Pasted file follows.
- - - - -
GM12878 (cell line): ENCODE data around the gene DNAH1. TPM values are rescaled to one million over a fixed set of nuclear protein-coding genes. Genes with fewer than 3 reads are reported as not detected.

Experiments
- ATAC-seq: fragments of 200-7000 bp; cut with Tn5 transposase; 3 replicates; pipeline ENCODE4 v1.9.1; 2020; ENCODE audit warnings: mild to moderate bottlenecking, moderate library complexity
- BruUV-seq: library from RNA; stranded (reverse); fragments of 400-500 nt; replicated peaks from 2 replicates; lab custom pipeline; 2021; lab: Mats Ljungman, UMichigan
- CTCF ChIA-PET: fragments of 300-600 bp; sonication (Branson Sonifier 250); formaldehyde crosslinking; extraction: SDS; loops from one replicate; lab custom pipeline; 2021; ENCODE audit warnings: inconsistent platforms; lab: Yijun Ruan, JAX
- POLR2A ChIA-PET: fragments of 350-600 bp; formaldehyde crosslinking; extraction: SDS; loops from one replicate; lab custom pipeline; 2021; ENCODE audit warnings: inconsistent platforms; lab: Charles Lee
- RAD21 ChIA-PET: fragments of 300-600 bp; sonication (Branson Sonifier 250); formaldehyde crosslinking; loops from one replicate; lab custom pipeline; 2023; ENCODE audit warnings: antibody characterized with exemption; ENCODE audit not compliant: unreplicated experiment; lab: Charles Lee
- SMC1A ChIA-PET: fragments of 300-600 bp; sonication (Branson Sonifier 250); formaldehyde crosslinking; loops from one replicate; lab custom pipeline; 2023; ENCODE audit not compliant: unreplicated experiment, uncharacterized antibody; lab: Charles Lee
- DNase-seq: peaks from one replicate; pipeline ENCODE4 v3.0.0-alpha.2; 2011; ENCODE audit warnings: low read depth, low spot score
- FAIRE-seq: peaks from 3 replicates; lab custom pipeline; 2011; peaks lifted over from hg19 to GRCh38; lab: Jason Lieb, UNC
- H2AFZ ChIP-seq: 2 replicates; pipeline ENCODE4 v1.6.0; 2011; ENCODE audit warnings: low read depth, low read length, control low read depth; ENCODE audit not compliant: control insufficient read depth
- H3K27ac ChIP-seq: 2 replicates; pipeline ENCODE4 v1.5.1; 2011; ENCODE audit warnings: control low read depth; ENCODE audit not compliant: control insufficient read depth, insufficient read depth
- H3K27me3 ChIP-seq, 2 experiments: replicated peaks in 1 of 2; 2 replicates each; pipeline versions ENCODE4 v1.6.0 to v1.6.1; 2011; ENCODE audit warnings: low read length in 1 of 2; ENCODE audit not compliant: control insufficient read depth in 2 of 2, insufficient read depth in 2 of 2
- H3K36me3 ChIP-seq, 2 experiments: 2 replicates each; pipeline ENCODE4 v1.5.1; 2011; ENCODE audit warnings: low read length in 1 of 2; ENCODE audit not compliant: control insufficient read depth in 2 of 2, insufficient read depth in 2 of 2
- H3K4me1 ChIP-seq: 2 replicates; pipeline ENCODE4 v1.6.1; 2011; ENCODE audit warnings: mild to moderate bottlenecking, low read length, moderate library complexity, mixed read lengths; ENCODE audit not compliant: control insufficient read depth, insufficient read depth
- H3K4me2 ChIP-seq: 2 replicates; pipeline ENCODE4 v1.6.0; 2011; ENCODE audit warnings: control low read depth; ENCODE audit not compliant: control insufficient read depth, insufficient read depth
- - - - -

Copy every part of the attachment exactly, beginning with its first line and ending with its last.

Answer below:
GM12878 (cell line): ENCODE data around the gene DNAH1. TPM values are rescaled to one million over a fixed set of nuclear protein-coding genes. Genes with fewer than 3 reads are reported as not detected.

Experiments
- ATAC-seq: fragments of 200-7000 bp; cut with Tn5 transposase; 3 replicates; pipeline ENCODE4 v1.9.1; 2020; ENCODE audit warnings: mild to moderate bottlenecking, moderate library complexity
- BruUV-seq: library from RNA; stranded (reverse); fragments of 400-500 nt; replicated peaks from 2 replicates; lab custom pipeline; 2021; lab: Mats Ljungman, UMichigan
- CTCF ChIA-PET: fragments of 300-600 bp; sonication (Branson Sonifier 250); formaldehyde crosslinking; extraction: SDS; loops from one replicate; lab custom pipeline; 2021; ENCODE audit warnings: inconsistent platforms; lab: Yijun Ruan, JAX
- POLR2A ChIA-PET: fragments of 350-600 bp; formaldehyde crosslinking; extraction: SDS; loops from one replicate; lab custom pipeline; 2021; ENCODE audit warnings: inconsistent platforms; lab: Charles Lee
- RAD21 ChIA-PET: fragments of 300-600 bp; sonication (Branson Sonifier 250); formaldehyde crosslinking; loops from one replicate; lab custom pipeline; 2023; ENCODE audit warnings: antibody characterized with exemption; ENCODE audit not compliant: unreplicated experiment; lab: Charles Lee
- SMC1A ChIA-PET: fragments of 300-600 bp; sonication (Branson Sonifier 250); formaldehyde crosslinking; loops from one replicate; lab custom pipeline; 2023; ENCODE audit not compliant: unreplicated experiment, uncharacterized antibody; lab: Charles Lee
- DNase-seq: peaks from one replicate; pipeline ENCODE4 v3.0.0-alpha.2; 2011; ENCODE audit warnings: low read depth, low spot score
- FAIRE-seq: peaks from 3 replicates; lab custom pipeline; 2011; peaks lifted over from hg19 to GRCh38; lab: Jason Lieb, UNC
- H2AFZ ChIP-seq: 2 replicates; pipeline ENCODE4 v1.6.0; 2011; ENCODE audit warnings: low read depth, low read length, control low read depth; ENCODE audit not compliant: control insufficient read depth
- H3K27ac ChIP-seq: 2 replicates; pipeline ENCODE4 v1.5.1; 2011; ENCODE audit warnings: control low read depth; ENCODE audit not compliant: control insufficient read depth, insufficient read depth
- H3K27me3 ChIP-seq, 2 experiments: replicated peaks in 1 of 2; 2 replicates each; pipeline versions ENCODE4 v1.6.0 to v1.6.1; 2011; ENCODE audit warnings: low read length in 1 of 2; ENCODE audit not compliant: control insufficient read depth in 2 of 2, insufficient read depth in 2 of 2
- H3K36me3 ChIP-seq, 2 experiments: 2 replicates each; pipeline ENCODE4 v1.5.1; 2011; ENCODE audit warnings: low read length in 1 of 2; ENCODE audit not compliant: control insufficient read depth in 2 of 2, insufficient read depth in 2 of 2
- H3K4me1 ChIP-seq: 2 replicates; pipeline ENCODE4 v1.6.1; 2011; ENCODE audit warnings: mild to moderate bottlenecking, low read length, moderate library complexity, mixed read lengths; ENCODE audit not compliant: control insufficient read depth, insufficient read depth
- H3K4me2 ChIP-seq: 2 replicates; pipeline ENCODE4 v1.6.0; 2011; ENCODE audit warnings: control low read depth; ENCODE audit not compliant: control insufficient read depth, insufficient read depth